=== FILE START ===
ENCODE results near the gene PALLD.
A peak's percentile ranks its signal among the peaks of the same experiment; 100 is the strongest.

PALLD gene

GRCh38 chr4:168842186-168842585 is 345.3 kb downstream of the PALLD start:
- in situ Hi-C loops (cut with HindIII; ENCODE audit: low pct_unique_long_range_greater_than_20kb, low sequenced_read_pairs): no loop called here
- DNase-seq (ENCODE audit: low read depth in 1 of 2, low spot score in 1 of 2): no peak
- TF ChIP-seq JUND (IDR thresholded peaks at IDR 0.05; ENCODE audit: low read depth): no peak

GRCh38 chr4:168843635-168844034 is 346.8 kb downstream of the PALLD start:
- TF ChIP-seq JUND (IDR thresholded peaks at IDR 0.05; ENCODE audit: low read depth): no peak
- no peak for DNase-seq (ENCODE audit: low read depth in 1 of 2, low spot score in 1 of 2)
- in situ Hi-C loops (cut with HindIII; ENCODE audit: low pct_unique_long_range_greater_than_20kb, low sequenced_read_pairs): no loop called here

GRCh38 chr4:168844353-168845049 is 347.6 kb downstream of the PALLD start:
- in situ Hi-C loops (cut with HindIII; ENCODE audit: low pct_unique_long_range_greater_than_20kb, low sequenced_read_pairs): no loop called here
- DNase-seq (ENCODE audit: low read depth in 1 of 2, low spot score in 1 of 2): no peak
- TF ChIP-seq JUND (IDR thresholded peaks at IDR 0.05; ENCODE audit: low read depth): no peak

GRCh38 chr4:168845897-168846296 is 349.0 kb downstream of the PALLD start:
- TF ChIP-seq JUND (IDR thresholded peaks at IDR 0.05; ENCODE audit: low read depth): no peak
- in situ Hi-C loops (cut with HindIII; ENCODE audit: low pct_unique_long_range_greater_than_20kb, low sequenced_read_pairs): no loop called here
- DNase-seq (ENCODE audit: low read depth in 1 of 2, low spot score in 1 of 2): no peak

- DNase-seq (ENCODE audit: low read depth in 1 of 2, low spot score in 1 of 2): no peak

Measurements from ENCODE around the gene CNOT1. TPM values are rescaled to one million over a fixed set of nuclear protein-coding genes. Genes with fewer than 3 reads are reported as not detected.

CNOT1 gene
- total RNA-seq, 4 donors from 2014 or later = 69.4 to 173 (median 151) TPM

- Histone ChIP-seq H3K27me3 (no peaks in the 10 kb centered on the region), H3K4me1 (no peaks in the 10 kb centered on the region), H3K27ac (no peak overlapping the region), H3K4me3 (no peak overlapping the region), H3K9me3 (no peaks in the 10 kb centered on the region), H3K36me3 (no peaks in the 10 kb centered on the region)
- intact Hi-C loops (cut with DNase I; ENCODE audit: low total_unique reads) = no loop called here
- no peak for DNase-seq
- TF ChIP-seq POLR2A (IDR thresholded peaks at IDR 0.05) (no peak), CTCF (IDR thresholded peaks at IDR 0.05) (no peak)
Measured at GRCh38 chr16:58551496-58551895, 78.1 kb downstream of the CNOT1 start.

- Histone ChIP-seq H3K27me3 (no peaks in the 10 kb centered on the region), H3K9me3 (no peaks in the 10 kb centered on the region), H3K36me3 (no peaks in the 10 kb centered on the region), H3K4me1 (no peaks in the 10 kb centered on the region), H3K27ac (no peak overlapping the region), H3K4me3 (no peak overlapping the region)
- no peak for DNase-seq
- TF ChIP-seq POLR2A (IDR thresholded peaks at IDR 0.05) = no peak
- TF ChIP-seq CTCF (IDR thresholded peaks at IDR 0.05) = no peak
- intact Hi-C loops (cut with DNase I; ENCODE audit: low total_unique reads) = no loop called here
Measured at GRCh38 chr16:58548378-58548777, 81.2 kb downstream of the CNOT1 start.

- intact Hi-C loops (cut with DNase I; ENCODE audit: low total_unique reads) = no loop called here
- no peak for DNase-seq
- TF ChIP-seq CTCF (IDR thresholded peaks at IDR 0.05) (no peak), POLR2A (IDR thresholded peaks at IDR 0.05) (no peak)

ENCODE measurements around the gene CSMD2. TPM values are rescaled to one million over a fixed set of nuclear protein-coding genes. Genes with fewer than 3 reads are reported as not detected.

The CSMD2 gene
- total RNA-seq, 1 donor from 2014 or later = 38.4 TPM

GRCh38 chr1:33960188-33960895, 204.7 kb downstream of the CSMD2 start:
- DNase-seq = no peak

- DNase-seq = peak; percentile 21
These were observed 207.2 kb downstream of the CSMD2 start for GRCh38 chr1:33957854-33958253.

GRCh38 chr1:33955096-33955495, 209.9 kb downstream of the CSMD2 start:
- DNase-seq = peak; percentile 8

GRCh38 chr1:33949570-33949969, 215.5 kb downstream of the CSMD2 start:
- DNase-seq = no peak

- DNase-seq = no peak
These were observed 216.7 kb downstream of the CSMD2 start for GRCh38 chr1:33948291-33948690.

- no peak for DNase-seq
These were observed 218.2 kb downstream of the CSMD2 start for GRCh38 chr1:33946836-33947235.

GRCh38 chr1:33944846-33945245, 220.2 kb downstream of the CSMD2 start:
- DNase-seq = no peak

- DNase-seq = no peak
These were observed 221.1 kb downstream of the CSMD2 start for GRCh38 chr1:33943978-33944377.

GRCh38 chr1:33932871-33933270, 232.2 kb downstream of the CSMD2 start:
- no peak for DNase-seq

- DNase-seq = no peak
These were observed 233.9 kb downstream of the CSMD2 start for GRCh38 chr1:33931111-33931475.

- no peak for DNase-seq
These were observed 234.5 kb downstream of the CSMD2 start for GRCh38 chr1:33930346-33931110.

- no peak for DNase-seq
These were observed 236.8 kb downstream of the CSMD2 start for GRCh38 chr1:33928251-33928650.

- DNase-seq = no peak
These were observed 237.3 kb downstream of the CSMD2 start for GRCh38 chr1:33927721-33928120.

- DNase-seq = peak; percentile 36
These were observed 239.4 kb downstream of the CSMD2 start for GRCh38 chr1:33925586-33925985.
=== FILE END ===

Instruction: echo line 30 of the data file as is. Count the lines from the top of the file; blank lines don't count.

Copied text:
- no peak for DNase-seq